I’m proud to say that Herschell Gordon Lewis was born in the same town as me, Pittsburgh, PA. He was lured from a career as an educator into being a radio station manager and then, well, advertising got him. I can relate. I’ve spent the better part of 25 years doing the same. But then Lewis got smart. He learned how to make money.

He began making movies with David F. Friedman, starting with Living Venus. Their nudie cuties would be innocent today, but showed way more skin than mainstream films. These weren’t high art. They were made to turn a profit and they sure did, from movies like Boin-n-g! and The Adventures of Lucky Pierre to the world’s first — and probably only — nudist camp musical, Goldilocks and the Three Bares.

Once nudie movies got boring, Lewis needed another tactic. He found it. Oh wow, did he find it. Gore. Blood everywhere, guts all over the screen and no limits to the depravity that he’d fester on drive-in screens nationwide. It all started with Blood Feast.

This is a pretty simple film: Faud Ramses wants to make sacrifices to the Egyptian goddess Ishtar to resurrect her, so he kills beautiful young socialites when he’s not catering their coming out parties. He’s also wiping out anyone that requests a copy of his book, Ancient Weird Religious Rites.

Shot in Miami, Florida — where life is cheap! — in just four days for just $24,000, Blood Feast used all local ingredients for the gore, except for a sheep’s tongue that came from Tampa Bay. Friedman was a genius at publicity, helping the film succeed, giving out vomit bags at screenings and even applying to get an injunction against his own movie in Sarasota so that it couldn’t be shown.

Lewis and Friedman didn’t stray too far from their sexy roots, bringing in June 1963 Playmate of the Month Connie Mason to star in the film. She would come back for Lewis’ even more astounding Two Thousand Maniacs!

As for Lewis, he left filmmaking in the 1970’s, served some jail time for fraud and then began copywriting his way to even greater success, a second — maybe even third or fourth career — later in life. He wrote and published over twenty books, including The Businessman’s Guide to Advertising and Sales PromotionDirect Mail Copy That Sells! and The Advertising Age Handbook of Advertising. His books were all over the place at my first agency job and I was shocked to discover that the author of these books — one of the godfathers of direct mail and eblasts — was also the American godfather of gore. Sometimes. life makes sense.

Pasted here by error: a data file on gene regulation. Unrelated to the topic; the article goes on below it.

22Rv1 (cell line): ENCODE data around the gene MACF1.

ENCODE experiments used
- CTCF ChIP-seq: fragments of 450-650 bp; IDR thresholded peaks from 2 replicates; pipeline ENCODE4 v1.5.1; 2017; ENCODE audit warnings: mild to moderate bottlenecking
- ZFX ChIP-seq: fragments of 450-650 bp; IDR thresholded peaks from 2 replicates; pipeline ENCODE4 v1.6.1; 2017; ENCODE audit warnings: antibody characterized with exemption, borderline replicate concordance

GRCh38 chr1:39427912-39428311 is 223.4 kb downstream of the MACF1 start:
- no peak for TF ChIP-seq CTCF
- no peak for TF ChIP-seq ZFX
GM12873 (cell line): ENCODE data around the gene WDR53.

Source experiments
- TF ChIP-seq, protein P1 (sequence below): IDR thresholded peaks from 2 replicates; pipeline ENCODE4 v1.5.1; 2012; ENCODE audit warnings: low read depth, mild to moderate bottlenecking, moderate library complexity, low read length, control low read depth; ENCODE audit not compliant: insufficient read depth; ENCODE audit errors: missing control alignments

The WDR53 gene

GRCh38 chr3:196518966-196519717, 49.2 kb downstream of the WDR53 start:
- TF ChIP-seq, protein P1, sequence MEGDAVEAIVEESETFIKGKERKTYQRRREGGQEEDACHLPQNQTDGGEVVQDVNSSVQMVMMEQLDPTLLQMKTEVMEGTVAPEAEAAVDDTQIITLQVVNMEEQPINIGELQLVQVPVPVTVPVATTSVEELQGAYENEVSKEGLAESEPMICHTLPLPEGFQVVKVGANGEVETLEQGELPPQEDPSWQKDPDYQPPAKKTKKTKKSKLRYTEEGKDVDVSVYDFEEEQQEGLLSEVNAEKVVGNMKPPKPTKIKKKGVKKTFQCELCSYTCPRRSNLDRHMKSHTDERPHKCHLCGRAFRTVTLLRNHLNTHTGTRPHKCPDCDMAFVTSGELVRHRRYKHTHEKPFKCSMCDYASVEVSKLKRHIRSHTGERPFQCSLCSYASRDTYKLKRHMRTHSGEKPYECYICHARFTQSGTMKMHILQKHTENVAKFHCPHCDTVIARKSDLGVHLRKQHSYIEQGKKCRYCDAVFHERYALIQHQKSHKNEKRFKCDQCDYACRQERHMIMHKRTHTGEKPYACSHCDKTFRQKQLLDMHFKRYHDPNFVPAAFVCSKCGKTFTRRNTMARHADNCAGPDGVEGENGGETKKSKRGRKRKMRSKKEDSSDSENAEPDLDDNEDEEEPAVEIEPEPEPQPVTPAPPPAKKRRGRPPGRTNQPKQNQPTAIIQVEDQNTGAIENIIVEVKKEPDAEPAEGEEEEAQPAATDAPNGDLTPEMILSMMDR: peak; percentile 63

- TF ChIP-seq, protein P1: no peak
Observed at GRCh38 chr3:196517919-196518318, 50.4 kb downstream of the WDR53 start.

In 2016, Arrow Video released a huge boxset of his films and the man whose work was often in grimy drive-ins and Something Weird video cassettes finally began to be appreciated as an auteur. Funny, as he was the man who said, “I see filmmaking as a business and pity anyone who regards it as an art form.”

You know those movies that they warn you about and tell you that they’ll warp your mind and make you a maniac, how you’ll never be the same again? This is that movie. You should probably watch it right now.

It’s available on Shudder with and without commentary from Joe Bob Briggs.

The Girl Who Knew Too Much (1963)

Mario Bava is a genius. This is the root of all giallo before The Bird with the Crystal Plumage and it stars John Saxon as Dr. Marcello Bassi and Leticia Roman as Nora Davis, a young girl who travels to Rome only to witness murder after murder. No one believes her because there’s no corpse. And it only gets worse for her.